• Drivers are pretty chill as well. I'm from Florida (where everyone speeds and weaves) and New York (where they don't believe in any type of following distance) so I found the lack of anxiety whilst driving to be quite refreshing.


We really loved our AirBnb we ended up booking down in Truth or Consequences and didn't mind driving to get to our destinations each day. T or C is known for their hot springs, and this Airbnb had a private tub on the property overlooking the Rio Grande, so it was the absolute perfect spot to end each day.

Riverside Hot Springs Private Retreat

Truth or Consequences, NM

Here were other top contenders on our consideration list for AirBnbs:

Writer's Farm Cabin

Taos, NM

Taos Earthship

El Prado, NM

Secluded Ojo Caliente Home

Ojo Caliente, NM

And here are some hotels if you prefer a non-AirBnb stay:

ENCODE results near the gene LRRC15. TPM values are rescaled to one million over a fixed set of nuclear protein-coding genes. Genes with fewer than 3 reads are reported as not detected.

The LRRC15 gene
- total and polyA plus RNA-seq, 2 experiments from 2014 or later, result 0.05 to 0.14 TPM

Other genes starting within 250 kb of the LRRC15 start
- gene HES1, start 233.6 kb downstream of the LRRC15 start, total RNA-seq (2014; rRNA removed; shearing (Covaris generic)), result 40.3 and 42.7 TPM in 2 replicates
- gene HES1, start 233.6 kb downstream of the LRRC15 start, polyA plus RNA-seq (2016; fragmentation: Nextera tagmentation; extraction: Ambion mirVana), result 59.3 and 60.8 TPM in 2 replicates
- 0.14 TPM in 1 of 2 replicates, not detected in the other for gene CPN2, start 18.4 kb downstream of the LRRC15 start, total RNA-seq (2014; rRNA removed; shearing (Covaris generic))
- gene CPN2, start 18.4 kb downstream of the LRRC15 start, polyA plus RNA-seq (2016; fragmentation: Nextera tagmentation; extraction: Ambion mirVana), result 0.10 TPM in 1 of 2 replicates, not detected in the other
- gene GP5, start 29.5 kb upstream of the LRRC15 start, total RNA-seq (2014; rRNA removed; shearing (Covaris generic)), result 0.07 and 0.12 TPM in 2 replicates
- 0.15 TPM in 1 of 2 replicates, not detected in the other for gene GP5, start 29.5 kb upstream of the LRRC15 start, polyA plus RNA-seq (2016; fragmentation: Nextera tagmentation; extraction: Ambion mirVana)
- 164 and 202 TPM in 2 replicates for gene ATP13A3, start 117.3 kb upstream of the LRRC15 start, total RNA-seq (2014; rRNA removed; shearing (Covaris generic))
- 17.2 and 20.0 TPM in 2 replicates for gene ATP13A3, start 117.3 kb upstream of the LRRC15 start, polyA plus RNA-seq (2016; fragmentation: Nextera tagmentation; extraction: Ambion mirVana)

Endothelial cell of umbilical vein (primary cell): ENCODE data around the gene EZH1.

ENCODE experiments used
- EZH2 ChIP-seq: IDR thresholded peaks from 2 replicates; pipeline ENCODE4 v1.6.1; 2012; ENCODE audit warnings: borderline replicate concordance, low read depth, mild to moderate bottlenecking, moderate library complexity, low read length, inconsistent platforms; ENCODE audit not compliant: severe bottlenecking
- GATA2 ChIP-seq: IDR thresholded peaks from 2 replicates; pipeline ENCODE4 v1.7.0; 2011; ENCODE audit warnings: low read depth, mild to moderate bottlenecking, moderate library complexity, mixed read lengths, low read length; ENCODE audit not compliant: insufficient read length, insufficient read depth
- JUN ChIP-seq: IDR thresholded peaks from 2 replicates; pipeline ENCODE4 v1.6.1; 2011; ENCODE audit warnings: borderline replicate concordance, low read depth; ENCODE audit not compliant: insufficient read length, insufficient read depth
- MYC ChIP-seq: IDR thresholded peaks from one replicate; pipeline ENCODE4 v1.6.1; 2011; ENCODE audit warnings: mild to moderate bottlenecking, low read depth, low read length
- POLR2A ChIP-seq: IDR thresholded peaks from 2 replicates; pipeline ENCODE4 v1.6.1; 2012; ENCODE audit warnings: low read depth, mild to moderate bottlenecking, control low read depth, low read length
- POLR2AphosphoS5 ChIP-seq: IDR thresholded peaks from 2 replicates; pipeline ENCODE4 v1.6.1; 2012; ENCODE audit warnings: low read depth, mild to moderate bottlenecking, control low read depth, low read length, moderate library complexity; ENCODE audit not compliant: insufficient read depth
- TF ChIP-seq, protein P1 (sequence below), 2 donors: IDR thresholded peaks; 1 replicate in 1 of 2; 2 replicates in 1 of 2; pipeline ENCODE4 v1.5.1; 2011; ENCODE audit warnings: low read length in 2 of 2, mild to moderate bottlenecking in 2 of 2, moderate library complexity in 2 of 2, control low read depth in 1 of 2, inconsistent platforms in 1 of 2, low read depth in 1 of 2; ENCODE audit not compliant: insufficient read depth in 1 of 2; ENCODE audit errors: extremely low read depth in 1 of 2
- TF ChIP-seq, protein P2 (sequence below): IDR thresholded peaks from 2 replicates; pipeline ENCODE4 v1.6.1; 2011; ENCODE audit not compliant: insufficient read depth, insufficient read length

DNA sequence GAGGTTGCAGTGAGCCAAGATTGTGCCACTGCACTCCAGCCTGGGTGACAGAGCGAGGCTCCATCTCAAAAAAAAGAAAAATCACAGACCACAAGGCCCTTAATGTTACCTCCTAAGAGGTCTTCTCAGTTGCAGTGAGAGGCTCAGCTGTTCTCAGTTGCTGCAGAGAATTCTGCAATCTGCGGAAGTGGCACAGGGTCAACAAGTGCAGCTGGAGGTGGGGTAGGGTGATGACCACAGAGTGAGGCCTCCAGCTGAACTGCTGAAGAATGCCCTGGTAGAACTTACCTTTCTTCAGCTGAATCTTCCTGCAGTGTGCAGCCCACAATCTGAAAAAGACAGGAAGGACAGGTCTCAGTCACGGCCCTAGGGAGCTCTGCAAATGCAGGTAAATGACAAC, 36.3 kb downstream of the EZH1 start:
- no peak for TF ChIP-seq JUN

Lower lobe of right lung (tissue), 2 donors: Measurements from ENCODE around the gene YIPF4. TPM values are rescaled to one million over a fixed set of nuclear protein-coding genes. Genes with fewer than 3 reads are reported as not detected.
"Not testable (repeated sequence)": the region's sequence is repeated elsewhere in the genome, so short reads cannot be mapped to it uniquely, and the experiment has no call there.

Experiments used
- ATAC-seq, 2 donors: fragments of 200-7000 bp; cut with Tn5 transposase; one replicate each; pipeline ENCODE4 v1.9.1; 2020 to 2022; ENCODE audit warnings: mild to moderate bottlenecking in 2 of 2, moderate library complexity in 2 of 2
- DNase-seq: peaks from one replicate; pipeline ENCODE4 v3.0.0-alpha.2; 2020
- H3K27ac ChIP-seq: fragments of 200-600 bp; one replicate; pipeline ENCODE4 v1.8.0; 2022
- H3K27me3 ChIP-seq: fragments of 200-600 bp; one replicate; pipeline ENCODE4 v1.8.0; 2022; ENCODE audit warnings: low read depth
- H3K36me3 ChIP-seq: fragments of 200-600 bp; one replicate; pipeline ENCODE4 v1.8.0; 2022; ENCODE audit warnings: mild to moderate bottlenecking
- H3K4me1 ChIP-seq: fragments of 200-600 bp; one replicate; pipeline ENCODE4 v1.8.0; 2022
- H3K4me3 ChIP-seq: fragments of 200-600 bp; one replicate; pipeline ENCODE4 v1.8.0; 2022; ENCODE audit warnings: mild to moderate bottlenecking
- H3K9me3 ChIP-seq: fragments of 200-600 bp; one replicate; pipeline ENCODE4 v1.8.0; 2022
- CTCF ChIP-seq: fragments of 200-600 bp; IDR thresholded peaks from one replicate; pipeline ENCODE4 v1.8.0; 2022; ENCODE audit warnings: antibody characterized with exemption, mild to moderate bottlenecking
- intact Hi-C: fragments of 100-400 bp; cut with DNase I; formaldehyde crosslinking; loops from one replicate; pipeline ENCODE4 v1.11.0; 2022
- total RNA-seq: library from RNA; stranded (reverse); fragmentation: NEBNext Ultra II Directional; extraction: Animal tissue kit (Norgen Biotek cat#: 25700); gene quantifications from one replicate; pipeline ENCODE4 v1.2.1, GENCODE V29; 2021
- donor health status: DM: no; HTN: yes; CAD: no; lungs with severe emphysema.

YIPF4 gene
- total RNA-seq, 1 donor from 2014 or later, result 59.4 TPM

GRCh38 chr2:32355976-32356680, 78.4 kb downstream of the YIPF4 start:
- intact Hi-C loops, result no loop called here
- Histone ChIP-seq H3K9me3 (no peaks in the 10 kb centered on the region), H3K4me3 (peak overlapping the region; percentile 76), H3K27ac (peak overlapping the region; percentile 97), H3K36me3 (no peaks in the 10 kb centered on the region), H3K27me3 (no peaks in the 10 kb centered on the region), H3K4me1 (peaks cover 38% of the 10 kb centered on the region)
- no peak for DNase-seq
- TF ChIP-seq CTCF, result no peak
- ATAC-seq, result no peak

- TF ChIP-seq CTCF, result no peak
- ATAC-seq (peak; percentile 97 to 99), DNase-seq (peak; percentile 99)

Rosewood Inn of the Anasazi

Santa Fe, NM

Las Palomas

Santa Fe, NM

Hotel Chaco

Albuquerque, NM


In an effort to conserve our cash, we kept breakfast and lunch pretty conservative and usually splurged on dinner. Below I've included both spots we tried and loved, and also some that we would've checked out had we had more time!

^the many phases of a wine tasting

Gruet Winery

Albuquerque & Santa Fe

Though you can't get more than just a basic cheese plate or tabletop s'mores at this place in terms of food, their wine flights are DELICIOUS. I got the sparkling flight and Dylan got the rosé flight. Whatever you do, make sure you have something to eat beforehand or you'll end up giggling in the very nice tasting room like us.

Les Combes Bistro

Las Cruces, Albuquerque, Santa Fe, Deming, Alamogordo